In 2005 writer-director Rian Johnson made a big splash with his ambitious debut, Brick, which set a classic noir detective story in a modern-day California high school.
The Maryland-born film-maker is back on fine form with this ingeniously plotted thriller that exploits the gaping plot holes afforded by time travel.
Looper demands constant vigilance from the audience to keep track of alternate, intersecting timelines.
It’s all meticulously planned and stylishly executed, realising Marty McFly’s worst nightmare from the Back To The Future series by allowing a hero to co-exist with his future self in the same timeframe.
The ripple effect leads to a simple yet striking flourish: wounds inflicted on a young protagonist simultaneously manifest as scars on the older self.
This temporal torture allows the characters to cleverly communicate with each other by scoring letters and symbols into their own flesh.
Looper opens in 2044 Kansas. “Time travel has not been invented yet, but in 30 years from now, it will have been,” explains Joe (Joseph Gordon-Levitt), an assassin or ‘looper’, whose raison d’etre is to gun down hooded targets that have been sent back in time by his mob bosses, represented in 2044 by the sadistic Abe (Jeff Daniels).
Silver bars are strapped to the backs of each target - payment for the pull of a trigger - and once Joe has incinerated the lifeless body, he stashes his spoils in a hidden floor-space of his swanky apartment.
Like his fellow loopers, Joe knows his life expectancy is finite and one fateful day he will ‘close the loop’ by gunning down his future self.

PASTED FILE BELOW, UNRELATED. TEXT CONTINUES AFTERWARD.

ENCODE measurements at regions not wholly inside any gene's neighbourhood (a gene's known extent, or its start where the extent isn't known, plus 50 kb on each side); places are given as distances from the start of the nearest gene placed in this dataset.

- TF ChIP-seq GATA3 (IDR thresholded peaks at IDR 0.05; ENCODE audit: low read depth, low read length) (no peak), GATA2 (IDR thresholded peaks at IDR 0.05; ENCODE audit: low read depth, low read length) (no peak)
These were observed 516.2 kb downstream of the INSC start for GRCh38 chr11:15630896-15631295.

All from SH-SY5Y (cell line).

Needless to say, it’s crucial that loopers do not allow sentiment to cloud their judgment in case their older incarnations dodge the bullet and run amok in 2044, altering the course of the future.
So when Joe hesitates from his bloody duties and allows Future Joe (Bruce Willis) to escape, the race between hunter and hunted begins in earnest.
As a new present unfolds, Future Joe tracks down the younger incarnation of a shadowy figure called The Rainmaker, who will exert terrifying influence in 2074.
Both Joes gravitate towards a remote farmhouse where fiercely protective mother Sara (Emily Blunt) is raising her son Cid (Pierce Gagnon) far from prying eyes.
Looper reunites Johnson with Gordon-Levitt, his leading man in Brick, who dons disconcerting prosthetics to match the physicality of Willis.
Plot mechanics trump performances so Gordon-Levitt’s usual intensity is muted while Willis plays to his strengths as an action man.
Blunt impresses in her limited scenes as a mother, who will lay her life on the line to protect her special little boy.
A slow-motion final reckoning is spectacular, benefiting from slick digital effects, and Johnson ties up as many loose ends as possible to close the loop on potential sequels.